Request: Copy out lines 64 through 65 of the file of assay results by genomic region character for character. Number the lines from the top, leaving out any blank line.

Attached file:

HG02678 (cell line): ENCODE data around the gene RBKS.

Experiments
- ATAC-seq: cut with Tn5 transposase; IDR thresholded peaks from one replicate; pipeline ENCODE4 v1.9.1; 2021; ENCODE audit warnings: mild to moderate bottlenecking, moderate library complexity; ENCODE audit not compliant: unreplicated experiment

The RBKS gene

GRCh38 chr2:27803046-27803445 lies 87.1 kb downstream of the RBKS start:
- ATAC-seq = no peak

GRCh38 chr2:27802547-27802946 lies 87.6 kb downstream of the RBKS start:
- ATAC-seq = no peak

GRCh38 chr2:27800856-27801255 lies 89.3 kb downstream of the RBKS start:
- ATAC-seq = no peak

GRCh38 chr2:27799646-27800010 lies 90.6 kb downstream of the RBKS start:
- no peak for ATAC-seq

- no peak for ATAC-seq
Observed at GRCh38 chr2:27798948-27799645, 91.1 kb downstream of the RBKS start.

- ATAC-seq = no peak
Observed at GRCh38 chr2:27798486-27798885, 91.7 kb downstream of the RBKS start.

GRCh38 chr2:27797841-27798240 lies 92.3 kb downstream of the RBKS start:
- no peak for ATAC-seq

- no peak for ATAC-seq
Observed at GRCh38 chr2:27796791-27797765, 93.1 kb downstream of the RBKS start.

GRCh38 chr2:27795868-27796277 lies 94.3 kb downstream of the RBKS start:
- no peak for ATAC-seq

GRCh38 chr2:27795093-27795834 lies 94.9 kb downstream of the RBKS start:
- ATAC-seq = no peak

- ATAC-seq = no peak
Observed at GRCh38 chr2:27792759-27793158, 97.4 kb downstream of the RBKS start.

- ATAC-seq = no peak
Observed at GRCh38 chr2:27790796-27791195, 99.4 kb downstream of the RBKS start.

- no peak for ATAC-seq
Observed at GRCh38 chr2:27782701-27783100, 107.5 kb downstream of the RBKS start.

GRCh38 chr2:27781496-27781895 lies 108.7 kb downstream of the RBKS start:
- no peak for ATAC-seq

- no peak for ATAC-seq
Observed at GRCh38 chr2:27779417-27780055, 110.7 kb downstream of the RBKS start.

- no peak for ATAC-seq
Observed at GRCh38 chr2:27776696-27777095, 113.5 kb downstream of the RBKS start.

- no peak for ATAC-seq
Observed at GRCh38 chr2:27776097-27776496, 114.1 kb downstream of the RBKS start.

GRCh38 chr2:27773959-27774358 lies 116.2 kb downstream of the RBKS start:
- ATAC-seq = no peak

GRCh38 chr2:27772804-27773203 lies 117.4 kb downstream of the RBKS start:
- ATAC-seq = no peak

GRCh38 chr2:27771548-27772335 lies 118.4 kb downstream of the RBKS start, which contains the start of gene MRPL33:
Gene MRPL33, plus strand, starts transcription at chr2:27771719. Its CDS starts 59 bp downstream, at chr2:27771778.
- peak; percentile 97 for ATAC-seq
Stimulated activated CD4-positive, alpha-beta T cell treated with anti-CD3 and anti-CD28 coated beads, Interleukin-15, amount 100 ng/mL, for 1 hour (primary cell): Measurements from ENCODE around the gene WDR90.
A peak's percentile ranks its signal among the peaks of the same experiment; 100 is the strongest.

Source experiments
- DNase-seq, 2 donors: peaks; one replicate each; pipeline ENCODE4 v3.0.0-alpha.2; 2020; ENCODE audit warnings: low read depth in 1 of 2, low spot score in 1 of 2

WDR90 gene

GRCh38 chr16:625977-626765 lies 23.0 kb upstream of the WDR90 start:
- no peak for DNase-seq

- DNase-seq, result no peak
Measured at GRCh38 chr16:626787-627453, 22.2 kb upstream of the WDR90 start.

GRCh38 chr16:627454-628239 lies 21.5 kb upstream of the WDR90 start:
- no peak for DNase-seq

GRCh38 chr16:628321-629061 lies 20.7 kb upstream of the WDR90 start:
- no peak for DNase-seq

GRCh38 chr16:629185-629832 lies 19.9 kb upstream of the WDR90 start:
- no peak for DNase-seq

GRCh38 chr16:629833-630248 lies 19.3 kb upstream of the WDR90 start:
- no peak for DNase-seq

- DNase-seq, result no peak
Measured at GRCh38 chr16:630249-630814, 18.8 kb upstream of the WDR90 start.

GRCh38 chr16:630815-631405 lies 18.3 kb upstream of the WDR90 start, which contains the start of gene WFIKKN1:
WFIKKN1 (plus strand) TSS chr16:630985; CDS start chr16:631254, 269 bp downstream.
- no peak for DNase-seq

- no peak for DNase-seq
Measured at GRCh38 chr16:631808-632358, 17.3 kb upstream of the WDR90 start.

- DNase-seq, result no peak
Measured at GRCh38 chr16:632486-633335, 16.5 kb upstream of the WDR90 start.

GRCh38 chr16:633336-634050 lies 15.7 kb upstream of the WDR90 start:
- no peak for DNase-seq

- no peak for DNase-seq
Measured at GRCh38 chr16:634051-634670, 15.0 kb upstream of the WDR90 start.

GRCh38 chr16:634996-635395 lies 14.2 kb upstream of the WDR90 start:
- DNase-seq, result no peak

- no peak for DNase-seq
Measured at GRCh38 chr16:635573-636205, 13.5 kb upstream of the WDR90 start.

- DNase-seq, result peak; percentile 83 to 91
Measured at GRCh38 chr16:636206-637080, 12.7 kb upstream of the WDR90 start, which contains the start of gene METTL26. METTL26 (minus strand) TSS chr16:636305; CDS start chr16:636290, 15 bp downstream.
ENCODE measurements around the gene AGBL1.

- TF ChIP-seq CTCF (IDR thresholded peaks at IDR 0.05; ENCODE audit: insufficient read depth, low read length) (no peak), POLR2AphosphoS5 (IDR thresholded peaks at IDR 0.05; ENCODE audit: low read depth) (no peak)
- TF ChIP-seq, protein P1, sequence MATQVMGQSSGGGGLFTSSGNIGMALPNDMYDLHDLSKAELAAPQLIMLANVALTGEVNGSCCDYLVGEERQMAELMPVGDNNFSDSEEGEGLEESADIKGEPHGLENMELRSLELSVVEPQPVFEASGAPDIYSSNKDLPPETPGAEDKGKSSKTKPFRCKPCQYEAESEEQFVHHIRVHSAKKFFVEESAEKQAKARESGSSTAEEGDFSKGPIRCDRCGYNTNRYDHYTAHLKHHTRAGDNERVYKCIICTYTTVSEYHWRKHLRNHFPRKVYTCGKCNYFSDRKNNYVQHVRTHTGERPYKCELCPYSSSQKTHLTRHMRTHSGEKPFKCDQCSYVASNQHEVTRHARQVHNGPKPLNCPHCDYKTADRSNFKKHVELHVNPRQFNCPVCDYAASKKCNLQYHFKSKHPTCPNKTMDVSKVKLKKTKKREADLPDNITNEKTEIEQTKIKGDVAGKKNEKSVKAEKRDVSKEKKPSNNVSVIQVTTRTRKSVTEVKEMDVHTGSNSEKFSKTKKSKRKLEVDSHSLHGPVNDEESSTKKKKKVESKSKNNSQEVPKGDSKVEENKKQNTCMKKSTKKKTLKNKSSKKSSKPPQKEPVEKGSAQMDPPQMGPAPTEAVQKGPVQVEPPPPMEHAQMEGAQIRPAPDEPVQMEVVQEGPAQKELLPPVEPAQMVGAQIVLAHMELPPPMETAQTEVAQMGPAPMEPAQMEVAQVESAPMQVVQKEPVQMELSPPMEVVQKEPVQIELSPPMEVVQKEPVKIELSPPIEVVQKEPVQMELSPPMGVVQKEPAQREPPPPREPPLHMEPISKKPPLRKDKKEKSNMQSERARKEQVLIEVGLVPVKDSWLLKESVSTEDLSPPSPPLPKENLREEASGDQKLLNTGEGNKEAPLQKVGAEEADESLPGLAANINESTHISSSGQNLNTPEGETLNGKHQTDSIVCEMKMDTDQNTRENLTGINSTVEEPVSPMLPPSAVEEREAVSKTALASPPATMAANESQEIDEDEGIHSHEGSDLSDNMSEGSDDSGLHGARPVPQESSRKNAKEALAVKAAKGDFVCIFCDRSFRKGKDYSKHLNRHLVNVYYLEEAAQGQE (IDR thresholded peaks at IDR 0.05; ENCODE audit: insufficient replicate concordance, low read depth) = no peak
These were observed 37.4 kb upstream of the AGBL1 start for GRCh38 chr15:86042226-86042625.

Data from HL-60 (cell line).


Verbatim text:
Measured at GRCh38 chr16:630249-630814, 18.8 kb upstream of the WDR90 start.

GRCh38 chr16:630815-631405 lies 18.3 kb upstream of the WDR90 start, which contains the start of gene WFIKKN1: